ECGs by ambulance crews lead to better patient outcomes

ECGs carried out by ambulance crews on suspected heart attack patients can help save lives, according to new research.

The study, by researchers at the University of Surrey and published in the journal Heart, has identified a positive link between the survival of heart attack patients and the use of an electrocardiogram (ECG), by ambulance crews.

The researchers analysed data from almost half a million adults admitted with a heart attack to hospitals in England and Wales, noting whether patients who came to hospital by ambulance had an ECG test or not.

The results showed that the number of patients who died within 30 days of being admitted to hospital was significantly lower when an ECG test had been carried out by ambulance crews.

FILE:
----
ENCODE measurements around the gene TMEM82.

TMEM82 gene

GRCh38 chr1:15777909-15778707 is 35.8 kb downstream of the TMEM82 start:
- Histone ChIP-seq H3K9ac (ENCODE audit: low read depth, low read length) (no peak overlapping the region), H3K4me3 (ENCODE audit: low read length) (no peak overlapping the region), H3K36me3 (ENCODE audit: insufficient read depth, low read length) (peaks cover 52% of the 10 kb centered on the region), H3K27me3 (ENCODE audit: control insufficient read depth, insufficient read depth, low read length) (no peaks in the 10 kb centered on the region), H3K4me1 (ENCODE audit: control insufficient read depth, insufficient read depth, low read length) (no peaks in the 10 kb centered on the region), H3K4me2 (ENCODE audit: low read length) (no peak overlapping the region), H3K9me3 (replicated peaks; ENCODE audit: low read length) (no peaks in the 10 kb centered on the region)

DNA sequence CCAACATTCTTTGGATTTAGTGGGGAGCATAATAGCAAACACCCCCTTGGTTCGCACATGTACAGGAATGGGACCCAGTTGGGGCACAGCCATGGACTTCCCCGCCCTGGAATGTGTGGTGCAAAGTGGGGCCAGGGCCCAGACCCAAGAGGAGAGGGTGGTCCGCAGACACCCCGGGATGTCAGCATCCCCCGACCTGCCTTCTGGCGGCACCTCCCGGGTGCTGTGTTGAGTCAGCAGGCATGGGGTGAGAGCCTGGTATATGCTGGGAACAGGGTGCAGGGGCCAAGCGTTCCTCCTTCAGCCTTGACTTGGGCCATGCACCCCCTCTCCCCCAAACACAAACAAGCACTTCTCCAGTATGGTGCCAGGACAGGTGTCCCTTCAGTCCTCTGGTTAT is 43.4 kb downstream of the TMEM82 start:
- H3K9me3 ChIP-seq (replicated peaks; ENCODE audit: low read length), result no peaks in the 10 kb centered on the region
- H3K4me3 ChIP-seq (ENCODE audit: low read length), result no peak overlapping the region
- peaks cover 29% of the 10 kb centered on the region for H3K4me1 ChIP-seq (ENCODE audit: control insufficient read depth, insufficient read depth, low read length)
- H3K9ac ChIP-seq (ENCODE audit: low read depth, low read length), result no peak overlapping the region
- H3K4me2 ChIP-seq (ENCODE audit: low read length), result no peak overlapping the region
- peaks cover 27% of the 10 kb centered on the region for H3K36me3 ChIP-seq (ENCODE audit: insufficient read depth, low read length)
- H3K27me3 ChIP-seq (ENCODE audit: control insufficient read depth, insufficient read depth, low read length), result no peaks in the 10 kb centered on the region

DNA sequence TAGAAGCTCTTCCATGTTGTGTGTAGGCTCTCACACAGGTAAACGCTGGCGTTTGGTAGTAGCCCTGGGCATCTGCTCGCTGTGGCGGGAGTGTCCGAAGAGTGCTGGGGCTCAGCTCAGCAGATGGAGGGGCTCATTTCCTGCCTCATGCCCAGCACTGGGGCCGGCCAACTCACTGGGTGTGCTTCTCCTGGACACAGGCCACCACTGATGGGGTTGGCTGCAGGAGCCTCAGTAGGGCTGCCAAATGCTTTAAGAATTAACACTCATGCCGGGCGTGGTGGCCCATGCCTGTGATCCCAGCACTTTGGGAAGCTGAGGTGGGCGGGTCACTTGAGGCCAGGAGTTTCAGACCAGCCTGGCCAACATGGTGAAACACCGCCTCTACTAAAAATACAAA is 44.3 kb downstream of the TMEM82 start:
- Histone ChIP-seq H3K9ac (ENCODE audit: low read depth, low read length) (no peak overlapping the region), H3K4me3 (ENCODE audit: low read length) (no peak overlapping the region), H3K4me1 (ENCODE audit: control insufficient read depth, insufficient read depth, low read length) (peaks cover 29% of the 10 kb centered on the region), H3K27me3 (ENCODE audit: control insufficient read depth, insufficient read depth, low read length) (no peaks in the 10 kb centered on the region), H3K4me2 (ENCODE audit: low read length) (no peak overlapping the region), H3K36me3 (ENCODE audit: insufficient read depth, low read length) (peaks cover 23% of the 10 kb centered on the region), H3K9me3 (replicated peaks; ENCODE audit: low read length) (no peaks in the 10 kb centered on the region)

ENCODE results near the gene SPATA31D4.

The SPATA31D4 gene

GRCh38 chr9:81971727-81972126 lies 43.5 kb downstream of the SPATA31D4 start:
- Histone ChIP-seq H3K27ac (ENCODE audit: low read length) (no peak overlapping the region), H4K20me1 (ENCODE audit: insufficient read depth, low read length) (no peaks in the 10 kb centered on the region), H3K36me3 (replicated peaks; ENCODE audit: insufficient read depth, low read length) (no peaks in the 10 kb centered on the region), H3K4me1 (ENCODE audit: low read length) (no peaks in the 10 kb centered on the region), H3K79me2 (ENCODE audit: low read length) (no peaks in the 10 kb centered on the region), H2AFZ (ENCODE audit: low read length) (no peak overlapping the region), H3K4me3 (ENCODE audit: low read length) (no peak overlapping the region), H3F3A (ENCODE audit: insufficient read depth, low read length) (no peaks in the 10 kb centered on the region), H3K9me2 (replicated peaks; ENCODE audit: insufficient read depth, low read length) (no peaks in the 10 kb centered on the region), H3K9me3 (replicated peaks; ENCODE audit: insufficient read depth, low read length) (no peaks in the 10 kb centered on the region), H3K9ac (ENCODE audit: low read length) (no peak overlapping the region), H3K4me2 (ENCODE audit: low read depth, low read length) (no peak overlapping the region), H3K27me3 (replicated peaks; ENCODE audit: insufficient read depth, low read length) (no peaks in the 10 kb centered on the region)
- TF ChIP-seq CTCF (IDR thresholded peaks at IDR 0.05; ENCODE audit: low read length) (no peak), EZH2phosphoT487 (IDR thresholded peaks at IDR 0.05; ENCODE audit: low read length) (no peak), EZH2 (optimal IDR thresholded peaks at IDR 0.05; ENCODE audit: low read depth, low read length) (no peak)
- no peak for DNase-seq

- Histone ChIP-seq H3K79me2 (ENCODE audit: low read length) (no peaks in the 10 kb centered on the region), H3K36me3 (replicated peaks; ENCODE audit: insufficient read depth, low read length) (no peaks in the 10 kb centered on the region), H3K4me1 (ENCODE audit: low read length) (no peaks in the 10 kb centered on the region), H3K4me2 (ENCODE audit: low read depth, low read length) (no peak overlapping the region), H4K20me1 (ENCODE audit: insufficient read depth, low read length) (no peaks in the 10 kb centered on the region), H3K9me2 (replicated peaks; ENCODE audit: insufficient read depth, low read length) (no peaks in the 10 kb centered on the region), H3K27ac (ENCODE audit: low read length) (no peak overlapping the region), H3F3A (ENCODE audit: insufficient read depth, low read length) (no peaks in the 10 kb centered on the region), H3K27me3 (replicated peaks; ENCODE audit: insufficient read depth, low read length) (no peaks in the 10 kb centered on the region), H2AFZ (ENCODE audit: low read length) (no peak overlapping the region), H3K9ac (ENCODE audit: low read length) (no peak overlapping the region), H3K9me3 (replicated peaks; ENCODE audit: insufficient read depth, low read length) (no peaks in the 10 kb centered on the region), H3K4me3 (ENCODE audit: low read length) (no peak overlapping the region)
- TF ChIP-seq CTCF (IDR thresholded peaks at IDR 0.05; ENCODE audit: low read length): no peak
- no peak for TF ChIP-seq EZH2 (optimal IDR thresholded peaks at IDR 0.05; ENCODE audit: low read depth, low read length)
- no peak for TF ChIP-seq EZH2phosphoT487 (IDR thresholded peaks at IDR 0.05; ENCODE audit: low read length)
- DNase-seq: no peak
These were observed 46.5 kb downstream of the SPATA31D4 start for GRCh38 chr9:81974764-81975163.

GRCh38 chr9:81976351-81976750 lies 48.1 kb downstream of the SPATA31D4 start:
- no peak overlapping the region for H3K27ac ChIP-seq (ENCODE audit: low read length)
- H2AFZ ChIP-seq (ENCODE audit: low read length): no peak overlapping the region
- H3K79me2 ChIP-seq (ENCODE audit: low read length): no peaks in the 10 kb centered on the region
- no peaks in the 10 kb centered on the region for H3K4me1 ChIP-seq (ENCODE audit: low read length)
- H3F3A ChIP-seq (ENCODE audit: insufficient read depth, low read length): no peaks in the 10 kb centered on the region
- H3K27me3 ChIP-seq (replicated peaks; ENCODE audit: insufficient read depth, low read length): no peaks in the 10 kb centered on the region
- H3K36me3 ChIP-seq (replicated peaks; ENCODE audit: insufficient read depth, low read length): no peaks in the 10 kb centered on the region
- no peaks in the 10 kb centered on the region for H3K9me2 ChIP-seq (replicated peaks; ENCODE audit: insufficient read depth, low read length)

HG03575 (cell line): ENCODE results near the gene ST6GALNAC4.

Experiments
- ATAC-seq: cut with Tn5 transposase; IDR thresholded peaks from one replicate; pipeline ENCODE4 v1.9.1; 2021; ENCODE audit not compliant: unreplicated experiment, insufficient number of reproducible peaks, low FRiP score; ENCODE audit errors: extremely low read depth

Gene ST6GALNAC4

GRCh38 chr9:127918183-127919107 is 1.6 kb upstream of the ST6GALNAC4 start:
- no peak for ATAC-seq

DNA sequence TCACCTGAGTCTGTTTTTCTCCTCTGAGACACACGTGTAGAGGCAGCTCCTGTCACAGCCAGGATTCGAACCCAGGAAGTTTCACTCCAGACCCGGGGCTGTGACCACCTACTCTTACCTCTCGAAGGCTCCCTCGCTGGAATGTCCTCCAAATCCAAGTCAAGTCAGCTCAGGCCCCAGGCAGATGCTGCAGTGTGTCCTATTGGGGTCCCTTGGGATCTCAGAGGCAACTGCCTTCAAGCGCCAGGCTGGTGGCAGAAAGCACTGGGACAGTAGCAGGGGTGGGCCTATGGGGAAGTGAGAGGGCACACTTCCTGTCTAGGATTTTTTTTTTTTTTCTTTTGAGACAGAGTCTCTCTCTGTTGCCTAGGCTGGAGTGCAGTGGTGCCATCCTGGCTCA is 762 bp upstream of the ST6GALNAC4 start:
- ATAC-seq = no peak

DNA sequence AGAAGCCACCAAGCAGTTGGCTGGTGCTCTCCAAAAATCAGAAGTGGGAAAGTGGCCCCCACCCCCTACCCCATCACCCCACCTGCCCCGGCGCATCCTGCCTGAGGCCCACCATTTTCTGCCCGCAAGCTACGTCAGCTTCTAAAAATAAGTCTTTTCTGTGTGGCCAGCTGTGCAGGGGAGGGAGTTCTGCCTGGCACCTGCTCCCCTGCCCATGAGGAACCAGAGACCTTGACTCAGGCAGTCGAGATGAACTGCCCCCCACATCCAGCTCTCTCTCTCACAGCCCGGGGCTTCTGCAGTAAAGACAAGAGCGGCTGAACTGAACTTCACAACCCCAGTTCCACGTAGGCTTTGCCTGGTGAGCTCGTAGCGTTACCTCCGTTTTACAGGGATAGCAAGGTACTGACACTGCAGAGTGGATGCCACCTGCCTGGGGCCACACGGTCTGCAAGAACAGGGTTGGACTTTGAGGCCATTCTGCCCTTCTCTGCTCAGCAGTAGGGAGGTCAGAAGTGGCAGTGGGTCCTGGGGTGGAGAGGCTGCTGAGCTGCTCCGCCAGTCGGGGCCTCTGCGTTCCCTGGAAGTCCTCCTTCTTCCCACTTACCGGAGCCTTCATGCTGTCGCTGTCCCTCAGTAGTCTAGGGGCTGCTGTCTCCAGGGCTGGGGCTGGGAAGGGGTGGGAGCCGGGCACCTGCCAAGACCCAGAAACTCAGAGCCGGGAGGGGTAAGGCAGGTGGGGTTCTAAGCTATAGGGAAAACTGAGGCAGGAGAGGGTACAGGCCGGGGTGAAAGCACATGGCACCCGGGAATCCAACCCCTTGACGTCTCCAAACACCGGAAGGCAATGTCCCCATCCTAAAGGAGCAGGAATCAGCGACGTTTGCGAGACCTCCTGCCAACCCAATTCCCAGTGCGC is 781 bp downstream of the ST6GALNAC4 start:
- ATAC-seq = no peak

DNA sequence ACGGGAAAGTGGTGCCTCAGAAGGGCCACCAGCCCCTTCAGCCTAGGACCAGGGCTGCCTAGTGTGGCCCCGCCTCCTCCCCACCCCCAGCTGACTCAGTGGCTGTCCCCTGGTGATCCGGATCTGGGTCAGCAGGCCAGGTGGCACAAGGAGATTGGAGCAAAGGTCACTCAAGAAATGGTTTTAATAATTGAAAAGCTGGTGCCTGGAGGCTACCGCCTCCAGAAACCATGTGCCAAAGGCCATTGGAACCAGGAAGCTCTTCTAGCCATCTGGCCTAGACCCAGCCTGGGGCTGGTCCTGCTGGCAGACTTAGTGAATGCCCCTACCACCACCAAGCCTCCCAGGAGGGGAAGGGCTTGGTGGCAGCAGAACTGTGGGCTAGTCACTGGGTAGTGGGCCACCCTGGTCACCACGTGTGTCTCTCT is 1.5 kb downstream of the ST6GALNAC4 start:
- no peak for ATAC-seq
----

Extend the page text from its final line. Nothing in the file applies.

The study also revealed a third of patients admitted to hospital with a heart attack were not having the test in the ambulance, with certain groups of patients including women, the elderly and people from black and minority ethnic groups, less likely to have an ECG.

British Heart Foundation Associate Medical Director, Dr Mike Knapton, said: “The test helps paramedics provide the most appropriate treatment outside hospital and means that hospital staff are more prepared when the patient arrives.

“The results, made possible by studying huge numbers of medical records, clearly support existing guidelines on using an ECG test before patients reach hospital. So it’s vital that all patients who show signs of a heart attack have this simple test.”